Somehow or other there was at once a stoppage in the flow of joy in my heart; but instead of reproving myself I began to reprove the poor man, telling him that it was very wrong to have allowed matters to get into such a state as he described, and that he ought to have applied to the relieving officer. His answer was that he had done so, and was told to come at eleven o'clock the next morning, but that he feared that his wife might not live through the night. "Ah," thought I, "if only I had two shillings and a sixpence instead of this half-crown, how gladly would I give these poor people one shilling of it!" But to part with the half-crown was far from my thoughts. I little dreamed that the real truth of the matter simply was that I could trust in GOD plus one-and-sixpence, but was not yet prepared to trust Him only, without any money at all in my pocket.

      My conductor led me into a court, down which I followed him with some degree of nervousness. I had found myself there before, and at my last visit had been very roughly handled, while my tracts were torn to pieces, and I received such a warning not to come again that I felt more than a little concerned. Still, it was the path of duty, and I followed on. Up a miserable flight of stairs, into a wretched room, he led me; and oh what a sight there presented itself to our eyes! Four or five poor children stood about, their sunken cheeks and temples all telling unmistakably the story of slow starvation; and lying on a wretched pallet was a poor exhausted mother, with a tiny infant thirty-six hours old, moaning rather than crying at her side, for it too seemed spent and failing. "Ah!" thought I, "if I had two shillings and a sixpence instead of half-a-crown, how gladly should they have one-and-sixpence of it!" But still a wretched unbelief prevented me from obeying the impulse to relieve their distress at the cost of all I possessed.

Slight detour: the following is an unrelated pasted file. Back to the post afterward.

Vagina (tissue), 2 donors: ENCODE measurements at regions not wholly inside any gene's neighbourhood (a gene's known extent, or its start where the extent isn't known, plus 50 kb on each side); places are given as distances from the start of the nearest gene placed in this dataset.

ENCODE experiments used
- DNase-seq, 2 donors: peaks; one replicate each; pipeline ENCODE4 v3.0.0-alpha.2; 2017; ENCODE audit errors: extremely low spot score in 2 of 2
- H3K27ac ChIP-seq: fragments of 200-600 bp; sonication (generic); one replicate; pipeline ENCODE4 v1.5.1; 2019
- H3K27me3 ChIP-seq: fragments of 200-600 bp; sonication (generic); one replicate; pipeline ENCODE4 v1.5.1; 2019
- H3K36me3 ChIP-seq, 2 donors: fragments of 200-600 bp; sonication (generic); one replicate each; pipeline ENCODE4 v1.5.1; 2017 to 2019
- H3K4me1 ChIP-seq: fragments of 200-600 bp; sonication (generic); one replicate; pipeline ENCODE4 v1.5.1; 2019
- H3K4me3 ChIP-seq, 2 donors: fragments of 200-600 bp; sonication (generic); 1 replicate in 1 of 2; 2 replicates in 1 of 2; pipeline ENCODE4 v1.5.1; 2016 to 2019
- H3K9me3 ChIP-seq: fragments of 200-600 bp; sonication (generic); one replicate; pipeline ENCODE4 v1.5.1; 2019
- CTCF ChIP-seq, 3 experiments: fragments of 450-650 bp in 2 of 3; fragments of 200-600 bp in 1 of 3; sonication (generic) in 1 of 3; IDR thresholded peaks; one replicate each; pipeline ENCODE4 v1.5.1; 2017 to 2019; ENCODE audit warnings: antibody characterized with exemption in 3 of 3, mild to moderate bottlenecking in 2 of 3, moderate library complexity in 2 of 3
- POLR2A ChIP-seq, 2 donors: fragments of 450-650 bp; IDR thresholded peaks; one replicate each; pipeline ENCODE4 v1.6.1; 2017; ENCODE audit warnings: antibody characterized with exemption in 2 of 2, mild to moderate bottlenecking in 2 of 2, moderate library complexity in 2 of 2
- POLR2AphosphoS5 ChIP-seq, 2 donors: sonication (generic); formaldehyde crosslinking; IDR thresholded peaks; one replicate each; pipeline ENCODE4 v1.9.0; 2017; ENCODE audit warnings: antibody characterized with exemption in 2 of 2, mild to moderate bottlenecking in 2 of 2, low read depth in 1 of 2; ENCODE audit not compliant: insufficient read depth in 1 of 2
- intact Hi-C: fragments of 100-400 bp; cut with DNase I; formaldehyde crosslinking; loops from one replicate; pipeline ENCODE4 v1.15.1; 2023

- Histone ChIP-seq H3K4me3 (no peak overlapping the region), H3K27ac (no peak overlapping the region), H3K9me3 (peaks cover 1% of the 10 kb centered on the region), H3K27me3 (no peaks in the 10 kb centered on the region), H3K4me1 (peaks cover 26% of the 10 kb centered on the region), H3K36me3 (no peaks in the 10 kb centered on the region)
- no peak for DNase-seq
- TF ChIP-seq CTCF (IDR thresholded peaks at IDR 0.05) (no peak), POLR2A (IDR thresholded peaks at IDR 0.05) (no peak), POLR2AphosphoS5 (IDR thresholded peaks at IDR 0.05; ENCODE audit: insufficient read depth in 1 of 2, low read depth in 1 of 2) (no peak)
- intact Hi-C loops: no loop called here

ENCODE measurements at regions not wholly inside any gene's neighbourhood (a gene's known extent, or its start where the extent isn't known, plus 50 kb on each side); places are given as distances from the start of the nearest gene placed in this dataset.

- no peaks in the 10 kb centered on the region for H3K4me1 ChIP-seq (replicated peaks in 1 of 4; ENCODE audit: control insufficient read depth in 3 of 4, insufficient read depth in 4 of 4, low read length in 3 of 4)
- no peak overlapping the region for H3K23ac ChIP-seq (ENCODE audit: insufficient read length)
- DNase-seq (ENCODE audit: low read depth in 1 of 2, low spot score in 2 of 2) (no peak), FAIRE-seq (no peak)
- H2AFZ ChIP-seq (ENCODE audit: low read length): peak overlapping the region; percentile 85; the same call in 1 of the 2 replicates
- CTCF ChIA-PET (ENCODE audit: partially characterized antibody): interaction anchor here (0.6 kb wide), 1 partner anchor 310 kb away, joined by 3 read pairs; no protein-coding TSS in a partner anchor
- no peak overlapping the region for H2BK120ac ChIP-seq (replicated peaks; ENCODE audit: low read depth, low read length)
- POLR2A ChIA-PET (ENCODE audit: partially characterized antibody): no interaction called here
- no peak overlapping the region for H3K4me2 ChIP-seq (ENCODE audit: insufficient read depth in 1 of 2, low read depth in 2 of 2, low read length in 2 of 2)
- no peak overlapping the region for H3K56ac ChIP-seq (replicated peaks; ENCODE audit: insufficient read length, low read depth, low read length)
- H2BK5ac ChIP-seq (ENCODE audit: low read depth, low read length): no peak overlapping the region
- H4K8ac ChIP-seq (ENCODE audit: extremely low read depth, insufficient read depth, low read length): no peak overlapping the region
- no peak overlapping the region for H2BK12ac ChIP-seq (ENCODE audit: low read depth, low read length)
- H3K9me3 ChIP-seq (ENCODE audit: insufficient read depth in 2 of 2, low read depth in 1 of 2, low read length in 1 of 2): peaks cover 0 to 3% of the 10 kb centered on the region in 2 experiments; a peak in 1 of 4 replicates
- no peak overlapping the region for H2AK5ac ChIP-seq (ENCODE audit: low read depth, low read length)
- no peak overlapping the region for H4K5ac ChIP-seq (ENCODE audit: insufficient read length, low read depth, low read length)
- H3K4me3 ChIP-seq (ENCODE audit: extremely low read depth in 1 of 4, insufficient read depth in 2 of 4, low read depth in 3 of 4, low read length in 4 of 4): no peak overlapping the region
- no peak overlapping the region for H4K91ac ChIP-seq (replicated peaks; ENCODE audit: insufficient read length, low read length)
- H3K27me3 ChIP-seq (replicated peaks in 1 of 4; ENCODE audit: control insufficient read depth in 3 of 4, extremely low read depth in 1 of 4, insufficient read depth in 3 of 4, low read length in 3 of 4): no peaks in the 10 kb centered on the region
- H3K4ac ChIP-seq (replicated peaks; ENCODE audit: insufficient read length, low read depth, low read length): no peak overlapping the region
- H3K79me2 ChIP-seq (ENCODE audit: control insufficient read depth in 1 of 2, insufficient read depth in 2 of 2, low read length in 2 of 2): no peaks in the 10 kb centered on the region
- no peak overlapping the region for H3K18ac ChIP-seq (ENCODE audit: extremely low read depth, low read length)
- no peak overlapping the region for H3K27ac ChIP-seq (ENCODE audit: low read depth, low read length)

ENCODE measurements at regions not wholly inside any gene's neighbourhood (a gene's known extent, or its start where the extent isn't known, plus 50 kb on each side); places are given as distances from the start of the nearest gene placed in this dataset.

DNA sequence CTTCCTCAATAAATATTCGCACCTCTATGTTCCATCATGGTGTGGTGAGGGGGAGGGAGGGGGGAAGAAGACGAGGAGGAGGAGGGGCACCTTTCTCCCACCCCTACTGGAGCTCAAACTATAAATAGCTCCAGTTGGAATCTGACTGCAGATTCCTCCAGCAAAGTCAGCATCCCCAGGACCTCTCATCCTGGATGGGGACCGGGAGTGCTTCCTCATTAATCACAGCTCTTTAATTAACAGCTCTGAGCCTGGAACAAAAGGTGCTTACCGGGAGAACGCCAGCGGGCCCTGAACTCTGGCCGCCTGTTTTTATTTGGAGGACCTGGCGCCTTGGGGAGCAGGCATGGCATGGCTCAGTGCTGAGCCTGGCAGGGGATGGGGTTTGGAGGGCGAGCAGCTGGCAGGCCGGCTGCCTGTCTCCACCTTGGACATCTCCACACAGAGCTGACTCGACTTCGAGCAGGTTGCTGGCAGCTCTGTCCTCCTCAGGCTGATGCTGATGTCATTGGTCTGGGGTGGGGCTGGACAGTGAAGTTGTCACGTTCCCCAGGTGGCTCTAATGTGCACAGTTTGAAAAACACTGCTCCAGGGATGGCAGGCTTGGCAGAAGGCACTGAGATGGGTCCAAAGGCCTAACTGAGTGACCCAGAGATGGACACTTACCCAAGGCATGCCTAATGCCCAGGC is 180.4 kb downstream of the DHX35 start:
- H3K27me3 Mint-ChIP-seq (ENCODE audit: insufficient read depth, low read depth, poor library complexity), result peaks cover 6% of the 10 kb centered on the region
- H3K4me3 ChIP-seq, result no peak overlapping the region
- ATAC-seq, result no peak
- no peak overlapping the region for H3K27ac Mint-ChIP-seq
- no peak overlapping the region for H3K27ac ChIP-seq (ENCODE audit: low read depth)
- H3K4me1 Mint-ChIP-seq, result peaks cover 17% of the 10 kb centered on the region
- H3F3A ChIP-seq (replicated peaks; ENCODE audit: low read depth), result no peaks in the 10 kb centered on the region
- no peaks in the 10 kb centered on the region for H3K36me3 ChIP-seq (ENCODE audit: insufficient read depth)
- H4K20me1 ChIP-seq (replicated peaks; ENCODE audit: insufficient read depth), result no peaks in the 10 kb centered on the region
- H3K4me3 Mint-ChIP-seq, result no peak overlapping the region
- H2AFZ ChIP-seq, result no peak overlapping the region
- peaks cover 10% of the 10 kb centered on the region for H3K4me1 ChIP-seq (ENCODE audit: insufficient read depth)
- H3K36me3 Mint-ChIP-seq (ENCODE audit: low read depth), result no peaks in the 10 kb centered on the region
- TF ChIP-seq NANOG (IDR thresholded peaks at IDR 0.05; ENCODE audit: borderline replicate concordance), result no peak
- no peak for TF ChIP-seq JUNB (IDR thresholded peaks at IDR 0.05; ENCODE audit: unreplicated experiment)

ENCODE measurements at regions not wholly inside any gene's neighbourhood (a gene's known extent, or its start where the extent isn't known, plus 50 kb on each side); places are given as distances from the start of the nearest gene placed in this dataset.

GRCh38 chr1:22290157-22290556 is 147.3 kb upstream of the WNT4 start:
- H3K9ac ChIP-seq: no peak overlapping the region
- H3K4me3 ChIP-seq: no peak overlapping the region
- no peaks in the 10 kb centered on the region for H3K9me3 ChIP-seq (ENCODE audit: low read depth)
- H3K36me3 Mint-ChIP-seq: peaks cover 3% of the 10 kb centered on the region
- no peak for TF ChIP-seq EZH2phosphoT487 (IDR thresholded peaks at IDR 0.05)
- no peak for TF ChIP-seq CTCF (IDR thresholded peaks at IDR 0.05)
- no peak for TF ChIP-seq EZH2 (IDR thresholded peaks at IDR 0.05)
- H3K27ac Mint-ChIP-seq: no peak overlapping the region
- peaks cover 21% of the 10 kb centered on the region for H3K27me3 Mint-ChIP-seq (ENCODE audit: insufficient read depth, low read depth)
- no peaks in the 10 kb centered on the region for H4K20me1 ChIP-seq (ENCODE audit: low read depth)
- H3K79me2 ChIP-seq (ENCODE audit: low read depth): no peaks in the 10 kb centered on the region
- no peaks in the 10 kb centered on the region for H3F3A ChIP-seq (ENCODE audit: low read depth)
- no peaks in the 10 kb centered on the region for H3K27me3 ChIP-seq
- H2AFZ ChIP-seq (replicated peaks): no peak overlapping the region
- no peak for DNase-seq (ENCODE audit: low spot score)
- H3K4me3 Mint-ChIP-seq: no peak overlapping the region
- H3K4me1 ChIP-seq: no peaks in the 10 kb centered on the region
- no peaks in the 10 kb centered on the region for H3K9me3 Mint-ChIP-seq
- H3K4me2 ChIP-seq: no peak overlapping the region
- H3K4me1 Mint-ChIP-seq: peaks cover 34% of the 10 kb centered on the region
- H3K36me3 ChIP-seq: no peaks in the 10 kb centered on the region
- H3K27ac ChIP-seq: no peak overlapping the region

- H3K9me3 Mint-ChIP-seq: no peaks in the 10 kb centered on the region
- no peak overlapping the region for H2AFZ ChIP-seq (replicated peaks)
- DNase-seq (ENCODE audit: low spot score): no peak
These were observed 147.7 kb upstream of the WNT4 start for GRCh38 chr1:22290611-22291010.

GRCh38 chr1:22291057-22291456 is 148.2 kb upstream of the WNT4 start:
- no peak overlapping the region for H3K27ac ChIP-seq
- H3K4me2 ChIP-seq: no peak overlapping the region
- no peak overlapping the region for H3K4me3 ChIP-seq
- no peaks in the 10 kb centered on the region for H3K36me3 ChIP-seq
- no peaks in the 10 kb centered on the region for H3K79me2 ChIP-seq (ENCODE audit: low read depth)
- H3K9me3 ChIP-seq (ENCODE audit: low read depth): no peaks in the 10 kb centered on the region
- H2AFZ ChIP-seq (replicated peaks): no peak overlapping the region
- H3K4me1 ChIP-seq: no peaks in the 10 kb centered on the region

It will scarcely seem strange that I was unable to say much to comfort these poor people. I needed comfort myself. I began to tell them, however, that they must not be cast down, that though their circumstances were very distressing, there was a kind and loving FATHER in heaven; but something within me said, "You hypocrite! telling these unconverted people about a kind and loving FATHER in heaven, and not prepared yourself to trust Him without half-a-crown!" I was nearly choked. How gladly would I have compromised with conscience if I had had a florin and a sixpence! I would have given the florin thankfully and kept the rest; but I was not yet prepared to trust in GOD alone, without the sixpence.

      To talk was impossible under these circumstances; yet, strange to say, I thought I should have no difficulty in praying. Prayer was a delightful occupation to me in those days; time thus spent never seemed wearisome, and I knew nothing of lack of words. I seemed to think that all I should have to do would be to kneel down and engage in prayer, and that relief would come to them and to myself together. "You asked me to come and pray with your wife," I said to the man, "let us pray." And I knelt down. But scarcely had I opened my lips with "Our FATHER who art in heaven" than conscience said within, "Dare you mock GOD? Dare you kneel down and call Him FATHER with that half-crown in your pocket?" Such a time of conflict came upon me then as I have never experienced before or since. How I got through that form of prayer I know not, and whether the words uttered were connected or disconnected I cannot tell; but I arose from my knees in great distress of mind.